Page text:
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Barclay James  Harvest - Gone To Earth CD (album) cover

GONE TO EARTH

Barclay James Harvest

 

Crossover Prog

3.37 | 132 ratings

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chessman
Prog Reviewer
4 stars I bought this on its release back in '77. It was the first, and to date, only BJH album I owned. The other day I purchased from Amazon the remastered cd, and it has brought back lots of happy memories for me. The opening track, 'Hymn' is very much in the Moody Blues camp, with its simple yet powerful acoustic guitars, catchy melody and nice, slow building harmonies. No wonder this band were compared to the Moodies; for me, that is a good thing. A magnificent song! 'Love Is Like A Violin' however, is nothing like the Moodies. The guitar is subtle and interesting, and the verse is atmospheric and slow paced, really lovely in fact, though the chorus lets it down a tad, being a touch pedestrian. A good song though. 'Friend Of Mine' is far closer to the Eagles in style, and in the vocal department. Almost akin to 'Take It Easy' by that band. Funny, I never noticed the similarities with the Eagles back in the '70s, but now I do. Still a decent track though, with a flowing, strong melody. Last track on the old side one is the classic 'Poor Man's Moody Blues' written in response to a journalist's carping about their influences. For once, this song is intentionally like the Moodies, in fact it is like 'Nights In White Satin', and it is a really fine song with even the chorus having the sort of choral effect that 'Nights' had. 'Hard Hearted Woman' has some simple but effective guitar riffing in it, and a solid melody, and this then leads to Wooly Wolstenholme's magnificent opus; 'Sea Of Tranquility' which starts off in a gentle, quite way, and builds wonderfully to a soaring climax. One of the highlights on the album. Another highlight is 'Spirit On The Water', with its infectious rhythm, atmospheric, spacey vocals, and very catchy verse and refrain. It also has more beautiful harmonies and backing vocals. One of my favourites. 'Leper's Song' has some really strong guitar work on it, as befits a track that rocks more than any other here. The musicianship throughout the album is very strong, if understated at times, and the band obviously know how to play! Mention must be made of Mel Pritchard's drumming, which is unobtrusive, yet fits perfectly into the Barclay's overall sound. The keyboards also soar on 'Leper's Song', and it is another highlight for me. 'Taking Me Higher' ends the album beautifully, with its soft, warm harmonies, almost ethereal in texture, flowing in and out of the track, which begins with a short verse before fading out (and up?) slowly. Uplifting in a ghostly way. On the remaster I have, there are some 5 bonus tracks. The first song, 'Lied' is a previously unreleased tune which is decent if unspectacular, whilst the second, 'Our Kid's Kid' was originally a B-side. This is another mid-paced, almost Eagles style song which is ok, though not breathtaking by any means. The next two tracks, 'Hymn' and 'Friend Of Mine' are single versions of the album tracks, and are unnecessary in my opinion, though, again, harmless. Finally comes the epic 'Medicine Man', which is a live track that originally appeared on an EP. This song is very powerful, very well played, and is rightfully regarded as one of the band's classics. A very strong way to end a fine album. For me, I could live without the bonus material (though I do enjoy the last track), but the remaster is very well done and only enhances the overall sound, which is warm and friendly. Four stars methinks.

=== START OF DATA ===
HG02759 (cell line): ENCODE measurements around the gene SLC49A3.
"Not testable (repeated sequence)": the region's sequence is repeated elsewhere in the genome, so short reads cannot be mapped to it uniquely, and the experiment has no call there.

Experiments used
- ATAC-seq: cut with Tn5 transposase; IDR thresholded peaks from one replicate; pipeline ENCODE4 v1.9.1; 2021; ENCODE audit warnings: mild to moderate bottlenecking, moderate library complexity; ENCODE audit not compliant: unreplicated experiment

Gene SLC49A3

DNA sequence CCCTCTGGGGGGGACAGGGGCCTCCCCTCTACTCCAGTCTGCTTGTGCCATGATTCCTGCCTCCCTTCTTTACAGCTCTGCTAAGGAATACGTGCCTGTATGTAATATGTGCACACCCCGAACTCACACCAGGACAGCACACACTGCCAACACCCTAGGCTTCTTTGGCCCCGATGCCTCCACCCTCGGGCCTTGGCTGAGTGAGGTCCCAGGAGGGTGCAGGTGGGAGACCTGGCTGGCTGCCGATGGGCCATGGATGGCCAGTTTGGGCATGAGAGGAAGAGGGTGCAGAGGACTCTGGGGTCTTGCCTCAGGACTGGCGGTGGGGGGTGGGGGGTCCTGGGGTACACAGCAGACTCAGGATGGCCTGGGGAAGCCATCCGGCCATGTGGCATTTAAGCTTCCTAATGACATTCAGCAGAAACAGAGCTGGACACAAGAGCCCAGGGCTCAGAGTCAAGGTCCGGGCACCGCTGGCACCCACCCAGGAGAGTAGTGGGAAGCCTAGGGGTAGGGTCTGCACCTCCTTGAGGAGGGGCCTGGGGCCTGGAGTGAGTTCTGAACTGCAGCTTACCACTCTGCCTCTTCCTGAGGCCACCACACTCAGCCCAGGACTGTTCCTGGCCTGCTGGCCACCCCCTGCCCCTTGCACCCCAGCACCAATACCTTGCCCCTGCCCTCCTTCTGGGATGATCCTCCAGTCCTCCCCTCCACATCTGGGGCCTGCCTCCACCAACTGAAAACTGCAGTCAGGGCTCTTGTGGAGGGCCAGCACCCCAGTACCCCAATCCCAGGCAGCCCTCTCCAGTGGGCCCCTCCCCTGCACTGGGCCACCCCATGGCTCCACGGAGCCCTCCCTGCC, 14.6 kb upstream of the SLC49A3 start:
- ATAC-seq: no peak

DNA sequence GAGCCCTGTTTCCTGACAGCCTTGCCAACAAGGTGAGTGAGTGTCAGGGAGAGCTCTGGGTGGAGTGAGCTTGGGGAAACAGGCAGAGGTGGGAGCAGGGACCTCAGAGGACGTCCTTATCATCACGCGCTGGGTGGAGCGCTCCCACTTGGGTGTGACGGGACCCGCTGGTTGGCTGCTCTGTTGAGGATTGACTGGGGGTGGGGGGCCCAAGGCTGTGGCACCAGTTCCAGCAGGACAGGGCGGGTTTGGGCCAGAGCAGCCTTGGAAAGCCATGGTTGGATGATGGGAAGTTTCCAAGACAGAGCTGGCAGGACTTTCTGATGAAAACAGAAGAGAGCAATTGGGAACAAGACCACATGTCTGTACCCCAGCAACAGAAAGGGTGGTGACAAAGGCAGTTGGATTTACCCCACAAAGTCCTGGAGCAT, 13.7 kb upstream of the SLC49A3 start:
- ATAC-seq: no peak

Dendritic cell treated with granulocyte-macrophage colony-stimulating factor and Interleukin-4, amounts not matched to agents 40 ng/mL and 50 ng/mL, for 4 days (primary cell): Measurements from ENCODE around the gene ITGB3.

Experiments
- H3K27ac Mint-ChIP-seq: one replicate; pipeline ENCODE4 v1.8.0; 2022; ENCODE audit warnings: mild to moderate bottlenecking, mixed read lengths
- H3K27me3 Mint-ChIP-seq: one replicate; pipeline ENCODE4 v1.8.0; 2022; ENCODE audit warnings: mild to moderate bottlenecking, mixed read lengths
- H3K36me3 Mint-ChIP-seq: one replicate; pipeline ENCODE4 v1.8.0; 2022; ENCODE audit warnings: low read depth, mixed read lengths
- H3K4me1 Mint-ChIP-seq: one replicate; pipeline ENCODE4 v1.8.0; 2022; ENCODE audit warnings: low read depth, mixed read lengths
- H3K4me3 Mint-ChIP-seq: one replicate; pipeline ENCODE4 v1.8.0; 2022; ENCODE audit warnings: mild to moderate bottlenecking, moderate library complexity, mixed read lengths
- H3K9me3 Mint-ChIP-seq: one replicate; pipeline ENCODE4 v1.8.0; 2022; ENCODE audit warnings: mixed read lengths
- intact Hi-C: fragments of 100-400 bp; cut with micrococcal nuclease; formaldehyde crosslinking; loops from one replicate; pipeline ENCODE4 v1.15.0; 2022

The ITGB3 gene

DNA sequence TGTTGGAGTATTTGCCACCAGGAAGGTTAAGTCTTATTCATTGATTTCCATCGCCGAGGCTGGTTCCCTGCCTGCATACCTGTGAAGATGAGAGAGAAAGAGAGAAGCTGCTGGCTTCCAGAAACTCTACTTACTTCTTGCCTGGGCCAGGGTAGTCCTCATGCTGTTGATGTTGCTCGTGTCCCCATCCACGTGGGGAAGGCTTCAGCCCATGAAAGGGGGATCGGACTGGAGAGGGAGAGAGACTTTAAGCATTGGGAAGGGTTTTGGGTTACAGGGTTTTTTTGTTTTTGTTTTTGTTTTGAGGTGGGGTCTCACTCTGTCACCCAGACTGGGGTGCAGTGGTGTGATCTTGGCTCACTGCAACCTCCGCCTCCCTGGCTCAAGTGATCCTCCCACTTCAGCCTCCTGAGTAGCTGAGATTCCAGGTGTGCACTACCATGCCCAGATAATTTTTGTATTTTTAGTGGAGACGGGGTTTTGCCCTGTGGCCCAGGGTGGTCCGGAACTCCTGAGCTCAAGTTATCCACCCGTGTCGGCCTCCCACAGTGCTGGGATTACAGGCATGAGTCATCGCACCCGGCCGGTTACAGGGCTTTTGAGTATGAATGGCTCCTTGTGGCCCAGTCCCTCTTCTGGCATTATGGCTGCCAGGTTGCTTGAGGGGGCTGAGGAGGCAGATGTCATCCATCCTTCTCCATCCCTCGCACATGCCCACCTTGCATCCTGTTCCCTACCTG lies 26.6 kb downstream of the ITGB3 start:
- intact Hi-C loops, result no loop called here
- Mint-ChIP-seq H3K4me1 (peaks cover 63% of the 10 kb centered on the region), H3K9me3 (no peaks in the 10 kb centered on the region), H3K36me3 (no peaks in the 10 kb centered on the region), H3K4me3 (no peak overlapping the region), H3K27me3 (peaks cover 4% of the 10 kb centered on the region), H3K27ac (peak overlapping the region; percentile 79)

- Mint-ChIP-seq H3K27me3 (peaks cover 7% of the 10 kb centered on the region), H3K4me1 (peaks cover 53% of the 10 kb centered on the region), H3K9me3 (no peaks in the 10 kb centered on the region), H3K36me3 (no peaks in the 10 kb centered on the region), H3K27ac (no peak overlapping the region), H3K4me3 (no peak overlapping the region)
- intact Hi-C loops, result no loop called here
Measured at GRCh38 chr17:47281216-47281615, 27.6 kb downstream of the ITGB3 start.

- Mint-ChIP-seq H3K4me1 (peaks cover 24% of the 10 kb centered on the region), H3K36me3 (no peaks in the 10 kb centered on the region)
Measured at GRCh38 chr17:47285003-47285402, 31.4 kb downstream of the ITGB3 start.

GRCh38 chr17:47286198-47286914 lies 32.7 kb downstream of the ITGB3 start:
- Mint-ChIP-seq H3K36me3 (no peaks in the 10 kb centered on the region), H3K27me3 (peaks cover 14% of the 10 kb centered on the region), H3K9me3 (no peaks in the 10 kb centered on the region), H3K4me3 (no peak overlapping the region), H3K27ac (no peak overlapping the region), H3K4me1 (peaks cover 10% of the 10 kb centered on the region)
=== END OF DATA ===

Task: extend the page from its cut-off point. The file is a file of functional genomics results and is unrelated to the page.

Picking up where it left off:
chessman | 4/5 |

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